Cold Weather Tips
- Tips for Making it Easier to Deal with the Icy Wea (PDF)
- What is the proper way to use jump leads (PDF)
Safety to survive the ‘Cold Snap’
Dealing with a cold snap essentially means one thing – taking practical action to get through without injury. During cold snaps emergency units of hospitals are inundated with people with weather related injuries mainly due to slipping and falling causing nasty breaks and fractures and head injuries. The challenge is to prevent such injuries.
Slips and Falls in Farmyard
The key here is to have clear tracks around the farm to prevent slipping and falling. De-icing salt is available from co-ops for around €200/tonne or €5-€6 per 25 kg bag. Confining the area of walk-way keeps the cost to a minimum.
Frozen ice particularly under snow is particularly dangerous and should be avoided. This can arise from leaking taps or gutters so avoid where possible. Hot water melts the ice, but make sure the water is swept away as it causes an ‘ice-rink’ when it cools down and freezes.
Going out into fields to herd and feed stock is associated with injury risk. It is best to do this work during the early or middle of the day to avoid nightfall. Make sure that you are wearing adequate clothing for thermal purposes and carry a mobile phone to keep in contact in case help is required. It is best to stay well away from hazardous areas such as banks of streams, steep inclines and the quarries to reduce the risks.
The key here is to wear a number of layers to give warmth and flexibility and having a waterproof layer is essential. As considerable heat loss occurs from the head, whole body protection is crucial.
For transport, Four Wheel Drive provides more grip than Two-wheel. Wear seat belts where provided.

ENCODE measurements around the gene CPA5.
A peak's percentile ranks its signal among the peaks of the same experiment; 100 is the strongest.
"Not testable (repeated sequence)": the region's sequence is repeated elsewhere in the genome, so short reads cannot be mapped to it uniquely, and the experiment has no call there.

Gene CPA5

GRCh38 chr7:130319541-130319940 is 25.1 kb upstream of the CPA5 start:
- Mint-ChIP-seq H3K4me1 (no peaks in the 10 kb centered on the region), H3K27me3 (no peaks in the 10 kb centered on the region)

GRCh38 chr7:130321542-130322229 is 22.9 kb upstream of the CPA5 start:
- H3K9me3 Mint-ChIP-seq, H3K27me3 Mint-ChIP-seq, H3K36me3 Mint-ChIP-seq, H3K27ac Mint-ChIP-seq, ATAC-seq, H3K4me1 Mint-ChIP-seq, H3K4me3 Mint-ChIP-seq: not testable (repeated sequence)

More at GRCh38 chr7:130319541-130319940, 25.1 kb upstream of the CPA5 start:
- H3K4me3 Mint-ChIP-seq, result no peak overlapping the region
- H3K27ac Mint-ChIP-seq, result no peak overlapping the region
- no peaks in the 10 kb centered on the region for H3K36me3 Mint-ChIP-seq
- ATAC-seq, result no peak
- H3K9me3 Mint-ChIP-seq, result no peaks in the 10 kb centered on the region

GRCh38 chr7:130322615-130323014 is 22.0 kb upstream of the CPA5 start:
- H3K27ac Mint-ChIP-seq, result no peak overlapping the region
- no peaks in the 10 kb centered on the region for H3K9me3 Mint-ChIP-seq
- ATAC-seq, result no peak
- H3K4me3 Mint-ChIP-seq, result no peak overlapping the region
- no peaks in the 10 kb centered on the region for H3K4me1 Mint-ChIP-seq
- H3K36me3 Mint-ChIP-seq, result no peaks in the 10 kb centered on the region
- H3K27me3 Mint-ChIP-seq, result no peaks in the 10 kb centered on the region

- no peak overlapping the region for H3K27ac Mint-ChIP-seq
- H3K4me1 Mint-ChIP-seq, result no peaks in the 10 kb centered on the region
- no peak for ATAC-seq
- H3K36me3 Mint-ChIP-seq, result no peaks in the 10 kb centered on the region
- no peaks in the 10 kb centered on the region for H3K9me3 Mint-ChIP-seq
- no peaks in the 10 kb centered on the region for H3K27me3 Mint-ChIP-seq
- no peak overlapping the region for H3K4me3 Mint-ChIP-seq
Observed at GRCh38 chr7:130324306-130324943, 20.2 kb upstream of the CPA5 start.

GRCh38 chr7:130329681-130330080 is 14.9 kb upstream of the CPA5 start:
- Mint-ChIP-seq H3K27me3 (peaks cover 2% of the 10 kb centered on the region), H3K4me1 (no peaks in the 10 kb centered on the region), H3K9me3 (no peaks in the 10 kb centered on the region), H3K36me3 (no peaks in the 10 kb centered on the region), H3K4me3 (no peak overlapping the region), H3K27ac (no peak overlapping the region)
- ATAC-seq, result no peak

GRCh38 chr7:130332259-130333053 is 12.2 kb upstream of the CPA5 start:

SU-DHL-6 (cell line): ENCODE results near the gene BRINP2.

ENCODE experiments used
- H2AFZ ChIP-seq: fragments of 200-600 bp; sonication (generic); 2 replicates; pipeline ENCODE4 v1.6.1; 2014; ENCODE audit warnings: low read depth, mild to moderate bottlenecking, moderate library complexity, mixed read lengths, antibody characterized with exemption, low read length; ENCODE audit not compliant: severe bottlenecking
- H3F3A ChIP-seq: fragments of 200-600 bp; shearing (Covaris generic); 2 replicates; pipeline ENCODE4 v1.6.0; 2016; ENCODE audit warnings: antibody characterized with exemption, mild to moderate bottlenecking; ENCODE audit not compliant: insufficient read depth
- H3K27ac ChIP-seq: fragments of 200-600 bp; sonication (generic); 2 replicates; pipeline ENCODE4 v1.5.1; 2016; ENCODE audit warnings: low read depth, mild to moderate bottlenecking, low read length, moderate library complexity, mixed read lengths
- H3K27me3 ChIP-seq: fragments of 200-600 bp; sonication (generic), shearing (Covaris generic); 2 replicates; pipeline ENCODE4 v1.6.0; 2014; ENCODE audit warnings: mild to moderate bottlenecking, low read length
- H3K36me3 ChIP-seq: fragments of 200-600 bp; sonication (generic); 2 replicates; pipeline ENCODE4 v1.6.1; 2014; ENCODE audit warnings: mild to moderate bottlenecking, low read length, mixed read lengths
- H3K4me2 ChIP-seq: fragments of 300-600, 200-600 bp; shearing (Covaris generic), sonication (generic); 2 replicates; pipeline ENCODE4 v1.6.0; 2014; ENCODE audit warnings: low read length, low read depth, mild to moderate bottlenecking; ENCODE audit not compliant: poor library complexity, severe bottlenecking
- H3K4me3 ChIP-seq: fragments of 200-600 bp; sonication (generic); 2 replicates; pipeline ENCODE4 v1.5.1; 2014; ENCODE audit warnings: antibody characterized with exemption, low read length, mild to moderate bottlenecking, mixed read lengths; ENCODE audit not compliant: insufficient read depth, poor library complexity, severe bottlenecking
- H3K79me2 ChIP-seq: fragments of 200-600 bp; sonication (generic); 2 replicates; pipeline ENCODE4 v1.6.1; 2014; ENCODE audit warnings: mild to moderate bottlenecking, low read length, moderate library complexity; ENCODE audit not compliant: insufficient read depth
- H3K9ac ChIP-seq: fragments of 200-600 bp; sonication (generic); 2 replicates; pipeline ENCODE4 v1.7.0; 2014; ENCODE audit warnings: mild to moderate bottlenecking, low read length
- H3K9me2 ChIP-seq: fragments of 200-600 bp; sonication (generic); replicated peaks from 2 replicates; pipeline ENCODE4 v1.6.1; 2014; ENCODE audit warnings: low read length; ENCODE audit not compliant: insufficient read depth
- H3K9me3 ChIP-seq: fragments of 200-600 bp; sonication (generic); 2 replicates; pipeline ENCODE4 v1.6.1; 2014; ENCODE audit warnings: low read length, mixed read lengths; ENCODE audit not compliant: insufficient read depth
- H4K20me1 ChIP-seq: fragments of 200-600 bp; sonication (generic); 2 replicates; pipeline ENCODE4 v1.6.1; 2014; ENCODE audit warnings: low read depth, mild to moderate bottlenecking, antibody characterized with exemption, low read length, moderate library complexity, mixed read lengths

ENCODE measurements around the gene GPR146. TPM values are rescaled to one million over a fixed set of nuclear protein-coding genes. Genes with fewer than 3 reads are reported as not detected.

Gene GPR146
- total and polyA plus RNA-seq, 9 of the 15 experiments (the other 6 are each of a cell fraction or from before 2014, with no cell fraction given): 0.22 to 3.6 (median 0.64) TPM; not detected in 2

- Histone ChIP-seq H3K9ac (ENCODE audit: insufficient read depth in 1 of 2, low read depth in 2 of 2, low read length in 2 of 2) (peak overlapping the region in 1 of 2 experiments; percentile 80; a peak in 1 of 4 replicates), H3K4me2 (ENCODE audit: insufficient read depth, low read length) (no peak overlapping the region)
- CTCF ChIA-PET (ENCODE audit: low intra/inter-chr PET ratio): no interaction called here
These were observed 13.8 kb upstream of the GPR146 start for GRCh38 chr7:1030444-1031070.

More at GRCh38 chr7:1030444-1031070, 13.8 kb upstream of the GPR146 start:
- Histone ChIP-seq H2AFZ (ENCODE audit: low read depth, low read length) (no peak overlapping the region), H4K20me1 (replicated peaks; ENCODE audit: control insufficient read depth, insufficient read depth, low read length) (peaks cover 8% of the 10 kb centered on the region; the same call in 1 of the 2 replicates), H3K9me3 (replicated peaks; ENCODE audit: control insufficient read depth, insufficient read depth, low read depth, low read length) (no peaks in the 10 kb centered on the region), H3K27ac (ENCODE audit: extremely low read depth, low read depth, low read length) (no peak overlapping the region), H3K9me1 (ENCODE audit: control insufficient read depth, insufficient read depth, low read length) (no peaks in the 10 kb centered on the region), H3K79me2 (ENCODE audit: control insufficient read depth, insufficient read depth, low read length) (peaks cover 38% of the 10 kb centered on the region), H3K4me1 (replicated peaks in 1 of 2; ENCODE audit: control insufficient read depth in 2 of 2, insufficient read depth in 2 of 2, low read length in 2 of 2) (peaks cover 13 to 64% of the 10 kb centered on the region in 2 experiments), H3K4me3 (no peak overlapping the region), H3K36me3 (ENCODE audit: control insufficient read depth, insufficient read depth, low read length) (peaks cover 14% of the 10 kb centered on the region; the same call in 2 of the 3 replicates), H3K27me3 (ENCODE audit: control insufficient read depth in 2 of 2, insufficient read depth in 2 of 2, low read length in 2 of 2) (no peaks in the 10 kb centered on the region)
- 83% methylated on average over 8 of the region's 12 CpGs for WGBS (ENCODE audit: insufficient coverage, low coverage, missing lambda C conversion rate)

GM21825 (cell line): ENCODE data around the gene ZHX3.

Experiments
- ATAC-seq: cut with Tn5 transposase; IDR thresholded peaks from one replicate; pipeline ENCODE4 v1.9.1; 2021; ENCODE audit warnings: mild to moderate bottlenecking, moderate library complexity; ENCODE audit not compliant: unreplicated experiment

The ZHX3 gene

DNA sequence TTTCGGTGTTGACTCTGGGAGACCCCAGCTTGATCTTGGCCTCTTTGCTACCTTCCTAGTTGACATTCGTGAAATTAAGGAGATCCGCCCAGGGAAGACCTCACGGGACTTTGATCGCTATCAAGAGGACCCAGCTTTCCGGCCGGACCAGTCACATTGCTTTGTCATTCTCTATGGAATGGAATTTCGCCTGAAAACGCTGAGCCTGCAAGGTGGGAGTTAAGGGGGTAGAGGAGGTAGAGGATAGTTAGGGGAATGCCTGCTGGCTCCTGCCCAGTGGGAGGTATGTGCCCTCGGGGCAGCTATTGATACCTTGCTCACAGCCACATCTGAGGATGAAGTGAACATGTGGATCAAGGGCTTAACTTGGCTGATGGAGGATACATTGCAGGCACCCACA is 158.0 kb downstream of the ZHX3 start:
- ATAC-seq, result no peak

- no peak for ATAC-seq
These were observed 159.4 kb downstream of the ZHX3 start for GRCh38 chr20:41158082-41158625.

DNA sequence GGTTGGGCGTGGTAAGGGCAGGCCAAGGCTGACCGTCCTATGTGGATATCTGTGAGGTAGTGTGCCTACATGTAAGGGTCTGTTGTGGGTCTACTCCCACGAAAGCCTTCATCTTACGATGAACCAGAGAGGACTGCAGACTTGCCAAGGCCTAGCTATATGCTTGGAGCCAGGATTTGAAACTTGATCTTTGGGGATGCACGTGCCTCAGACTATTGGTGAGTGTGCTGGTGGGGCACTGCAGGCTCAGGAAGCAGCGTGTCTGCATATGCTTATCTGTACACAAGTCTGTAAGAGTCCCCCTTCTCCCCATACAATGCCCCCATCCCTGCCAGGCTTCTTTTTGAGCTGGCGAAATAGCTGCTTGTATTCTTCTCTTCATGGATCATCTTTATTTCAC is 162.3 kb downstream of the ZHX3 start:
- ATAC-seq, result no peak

Remember checking anti-freeze to prevent engine coolant freezing. Never take off the coolant pressure cap of an over-heating engine. The coolant is under a higher pressure than atmospheric pressure and it turns to steam which could cause burns to the face and upper body.
Batteries produce less power at lower temperature so ‘weak batteries’ get ‘found out’ in a cold snap. Particular care should be taken when ‘jump starting’. A weak battery could be frozen and could explode when jump started. If possible keep vehicle in a warm place but not adjacent to flammable material.
Additional lamps and extension cables are likely to be used during a ‘cold snap’. Check these for signs of ‘wear and tear’ and correct wiring before use. They should be protected by a 30milliamp RCD – Residual Current Device on the switch or fuse board to prevent electric shock.
Planning and Keeping in Contact
During the ‘cold snap’ its time for slowing down and taking deliberate actions. Getting through the cold period injury-free is the first priority.
Finally, but most importantly, it’s a time for keeping in contact with isolated neighbours particularly the elderly. It is great to see the active engagement of farming and rural organisations in this activity.
Teagasc, Health and Safety Officer